Eyebrows are an important part of facial expression, but trauma, infection, cancer treatment, or even over-plucking can leave eyebrows permanently damaged. T
The American Academy of Dermatology says that thyroid medication can sometimes reverse hair loss, but it doesn't always work. It didn't work for Debra Prince, who penciled in her missing eyebrows until she tried something more permanent an eyebrow transplant. Ken Washenik, M.D., PhD. says, "Using this technique called Follicular Unit Transplantation where you take the individual follicles, the way they're arranged in the scalp, and transplant them, they want to grow our assistants just very, very painstakingly dissect out each individual hair follicle."
A patch of hair and underlying follicles are removed from the back of the scalp and then each follicle is teased out of the tissue. Openings are made in the brow at angles matching the direction the transplanted grafts should grow. Then the prepped follicles are slipped into place. The hardest part for the patient is just waiting for the hair to grow, which takes three to four months. Debra Prince, who tried eyebrow transplant, said, "And believe me, when they started to come in, I felt like throwing a party!" One problem, that could be a turnoff for some people, is that since the follicles come from the scalp (where hair grows faster) you really have to groom them because they'll grow faster and longer than eyebrow hair.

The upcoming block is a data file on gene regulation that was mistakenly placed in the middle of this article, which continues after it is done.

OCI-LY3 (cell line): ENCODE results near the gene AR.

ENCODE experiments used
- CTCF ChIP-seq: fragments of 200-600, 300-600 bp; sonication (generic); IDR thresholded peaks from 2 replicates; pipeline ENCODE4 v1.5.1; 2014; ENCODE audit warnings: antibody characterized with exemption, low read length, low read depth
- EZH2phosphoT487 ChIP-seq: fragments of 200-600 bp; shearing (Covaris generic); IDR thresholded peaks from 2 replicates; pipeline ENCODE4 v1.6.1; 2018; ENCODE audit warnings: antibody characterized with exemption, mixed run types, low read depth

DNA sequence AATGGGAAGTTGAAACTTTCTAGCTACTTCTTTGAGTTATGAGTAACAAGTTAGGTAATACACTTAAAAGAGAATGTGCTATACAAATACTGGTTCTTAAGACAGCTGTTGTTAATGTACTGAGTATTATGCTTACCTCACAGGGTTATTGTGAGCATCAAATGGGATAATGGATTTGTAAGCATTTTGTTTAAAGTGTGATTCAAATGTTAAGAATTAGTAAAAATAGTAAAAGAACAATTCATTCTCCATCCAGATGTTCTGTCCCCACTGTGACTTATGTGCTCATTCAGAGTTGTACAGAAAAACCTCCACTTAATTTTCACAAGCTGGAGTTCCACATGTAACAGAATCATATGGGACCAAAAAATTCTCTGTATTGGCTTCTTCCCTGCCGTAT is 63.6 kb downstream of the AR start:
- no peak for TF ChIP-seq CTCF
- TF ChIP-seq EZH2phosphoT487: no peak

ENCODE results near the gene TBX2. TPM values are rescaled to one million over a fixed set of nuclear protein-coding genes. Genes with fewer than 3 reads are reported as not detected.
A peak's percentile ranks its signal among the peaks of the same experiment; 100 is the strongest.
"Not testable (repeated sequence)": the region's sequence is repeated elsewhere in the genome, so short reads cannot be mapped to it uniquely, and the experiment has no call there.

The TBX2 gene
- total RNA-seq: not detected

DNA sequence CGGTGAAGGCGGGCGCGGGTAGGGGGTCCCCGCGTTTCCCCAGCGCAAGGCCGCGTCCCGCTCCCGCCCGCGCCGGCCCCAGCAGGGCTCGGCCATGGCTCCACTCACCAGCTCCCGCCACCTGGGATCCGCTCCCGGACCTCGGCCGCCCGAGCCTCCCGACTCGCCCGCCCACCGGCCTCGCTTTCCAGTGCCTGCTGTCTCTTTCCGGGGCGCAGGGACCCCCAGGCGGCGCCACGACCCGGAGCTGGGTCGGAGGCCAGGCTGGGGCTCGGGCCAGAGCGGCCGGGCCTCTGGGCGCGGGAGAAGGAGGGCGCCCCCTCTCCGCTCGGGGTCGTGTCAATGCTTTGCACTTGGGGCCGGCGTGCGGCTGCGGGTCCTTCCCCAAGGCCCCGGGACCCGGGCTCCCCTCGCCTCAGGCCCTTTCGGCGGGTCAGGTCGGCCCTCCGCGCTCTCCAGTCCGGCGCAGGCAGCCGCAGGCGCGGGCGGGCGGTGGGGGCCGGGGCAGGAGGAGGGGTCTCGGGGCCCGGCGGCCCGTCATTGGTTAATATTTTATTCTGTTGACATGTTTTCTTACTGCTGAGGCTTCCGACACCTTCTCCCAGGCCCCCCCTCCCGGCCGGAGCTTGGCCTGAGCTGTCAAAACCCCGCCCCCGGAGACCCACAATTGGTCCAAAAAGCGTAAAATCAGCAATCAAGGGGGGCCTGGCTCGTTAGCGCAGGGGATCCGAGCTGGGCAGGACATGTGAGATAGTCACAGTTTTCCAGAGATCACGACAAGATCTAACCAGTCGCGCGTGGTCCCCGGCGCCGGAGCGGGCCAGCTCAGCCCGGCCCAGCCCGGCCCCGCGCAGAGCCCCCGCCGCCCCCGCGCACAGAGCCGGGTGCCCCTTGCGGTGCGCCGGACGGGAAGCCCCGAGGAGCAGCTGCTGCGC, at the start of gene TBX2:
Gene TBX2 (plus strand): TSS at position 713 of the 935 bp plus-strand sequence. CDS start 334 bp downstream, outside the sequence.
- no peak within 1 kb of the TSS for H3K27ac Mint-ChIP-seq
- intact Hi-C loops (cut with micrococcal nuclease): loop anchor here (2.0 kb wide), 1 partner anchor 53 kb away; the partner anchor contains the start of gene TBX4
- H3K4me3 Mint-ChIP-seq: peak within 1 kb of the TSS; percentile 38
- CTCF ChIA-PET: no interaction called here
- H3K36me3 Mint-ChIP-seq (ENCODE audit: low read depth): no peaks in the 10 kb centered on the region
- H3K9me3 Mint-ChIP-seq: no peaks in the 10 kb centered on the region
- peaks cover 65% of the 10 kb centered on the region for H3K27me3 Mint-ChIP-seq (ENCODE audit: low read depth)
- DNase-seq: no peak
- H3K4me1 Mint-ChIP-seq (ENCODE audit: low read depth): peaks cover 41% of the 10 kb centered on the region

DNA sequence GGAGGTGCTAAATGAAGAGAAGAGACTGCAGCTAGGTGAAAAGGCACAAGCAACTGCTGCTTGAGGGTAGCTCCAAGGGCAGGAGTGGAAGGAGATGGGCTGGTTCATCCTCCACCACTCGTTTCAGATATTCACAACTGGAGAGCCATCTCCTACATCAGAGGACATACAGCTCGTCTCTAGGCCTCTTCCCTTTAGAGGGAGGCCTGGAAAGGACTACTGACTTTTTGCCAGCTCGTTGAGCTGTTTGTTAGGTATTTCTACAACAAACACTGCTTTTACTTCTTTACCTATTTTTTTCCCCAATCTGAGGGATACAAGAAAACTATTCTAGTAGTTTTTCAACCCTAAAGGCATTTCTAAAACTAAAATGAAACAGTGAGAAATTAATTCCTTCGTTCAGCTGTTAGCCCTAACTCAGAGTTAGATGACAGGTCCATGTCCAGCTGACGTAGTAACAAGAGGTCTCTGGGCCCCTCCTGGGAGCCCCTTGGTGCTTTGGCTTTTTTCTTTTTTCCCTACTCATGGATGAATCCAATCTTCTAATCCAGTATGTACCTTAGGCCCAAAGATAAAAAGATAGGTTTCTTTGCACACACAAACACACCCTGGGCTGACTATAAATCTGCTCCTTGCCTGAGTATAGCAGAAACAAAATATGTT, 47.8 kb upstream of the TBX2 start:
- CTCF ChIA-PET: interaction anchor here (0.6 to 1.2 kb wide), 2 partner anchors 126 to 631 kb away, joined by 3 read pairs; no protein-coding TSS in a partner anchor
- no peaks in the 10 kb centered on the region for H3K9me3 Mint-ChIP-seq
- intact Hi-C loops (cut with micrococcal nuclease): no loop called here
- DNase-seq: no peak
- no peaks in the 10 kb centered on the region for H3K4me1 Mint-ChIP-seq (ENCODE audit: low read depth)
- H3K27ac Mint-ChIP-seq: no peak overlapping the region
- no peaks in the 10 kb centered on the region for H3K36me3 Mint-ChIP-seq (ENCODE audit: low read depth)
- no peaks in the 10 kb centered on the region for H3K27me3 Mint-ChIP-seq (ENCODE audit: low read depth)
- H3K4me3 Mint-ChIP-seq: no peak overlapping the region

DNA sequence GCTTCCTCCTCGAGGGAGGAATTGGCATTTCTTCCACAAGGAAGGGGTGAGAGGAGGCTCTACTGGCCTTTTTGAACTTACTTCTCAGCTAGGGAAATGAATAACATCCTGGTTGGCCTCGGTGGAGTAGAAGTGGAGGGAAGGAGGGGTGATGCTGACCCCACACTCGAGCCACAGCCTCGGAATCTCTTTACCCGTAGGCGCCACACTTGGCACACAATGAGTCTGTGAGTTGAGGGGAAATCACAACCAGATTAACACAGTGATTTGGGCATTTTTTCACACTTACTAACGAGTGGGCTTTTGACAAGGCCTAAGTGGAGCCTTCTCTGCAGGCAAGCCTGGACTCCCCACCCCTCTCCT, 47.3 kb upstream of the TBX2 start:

For more information, visit the American Academy of Dermatology website at www.aad.org or the international society of hair restoration surgery site at www.ishrs.org .